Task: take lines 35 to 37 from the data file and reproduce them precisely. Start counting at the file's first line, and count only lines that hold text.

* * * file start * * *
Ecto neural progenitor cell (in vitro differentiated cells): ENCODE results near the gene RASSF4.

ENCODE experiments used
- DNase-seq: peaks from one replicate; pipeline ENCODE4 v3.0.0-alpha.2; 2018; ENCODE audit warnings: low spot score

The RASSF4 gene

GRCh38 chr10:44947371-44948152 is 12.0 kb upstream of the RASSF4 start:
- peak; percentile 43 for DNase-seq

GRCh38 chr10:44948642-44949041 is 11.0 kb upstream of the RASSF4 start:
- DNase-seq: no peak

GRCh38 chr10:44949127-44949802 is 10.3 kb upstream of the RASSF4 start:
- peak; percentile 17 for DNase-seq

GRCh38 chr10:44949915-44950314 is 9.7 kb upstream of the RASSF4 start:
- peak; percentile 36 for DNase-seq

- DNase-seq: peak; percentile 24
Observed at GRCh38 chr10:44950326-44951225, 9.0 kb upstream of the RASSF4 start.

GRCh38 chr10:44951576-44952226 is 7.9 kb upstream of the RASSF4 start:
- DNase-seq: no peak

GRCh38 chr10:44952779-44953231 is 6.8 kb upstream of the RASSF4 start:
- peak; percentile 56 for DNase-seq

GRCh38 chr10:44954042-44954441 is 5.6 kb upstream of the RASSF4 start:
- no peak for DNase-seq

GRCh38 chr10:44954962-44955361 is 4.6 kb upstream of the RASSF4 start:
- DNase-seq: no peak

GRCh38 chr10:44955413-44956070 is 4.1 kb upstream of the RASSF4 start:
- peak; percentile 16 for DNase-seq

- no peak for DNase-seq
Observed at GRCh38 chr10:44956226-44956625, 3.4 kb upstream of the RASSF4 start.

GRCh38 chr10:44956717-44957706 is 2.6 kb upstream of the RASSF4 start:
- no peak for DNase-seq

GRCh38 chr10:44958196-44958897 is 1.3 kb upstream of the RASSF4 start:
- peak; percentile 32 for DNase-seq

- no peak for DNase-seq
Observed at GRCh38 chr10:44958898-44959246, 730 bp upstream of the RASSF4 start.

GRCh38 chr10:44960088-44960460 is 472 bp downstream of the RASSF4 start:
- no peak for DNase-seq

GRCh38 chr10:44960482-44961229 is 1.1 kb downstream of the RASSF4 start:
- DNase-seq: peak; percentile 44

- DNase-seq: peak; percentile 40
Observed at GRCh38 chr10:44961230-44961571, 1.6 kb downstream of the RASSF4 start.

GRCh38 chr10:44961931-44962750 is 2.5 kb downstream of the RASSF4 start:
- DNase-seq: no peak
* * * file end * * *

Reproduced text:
GRCh38 chr10:44960482-44961229 is 1.1 kb downstream of the RASSF4 start:
- DNase-seq: peak; percentile 44

- DNase-seq: peak; percentile 40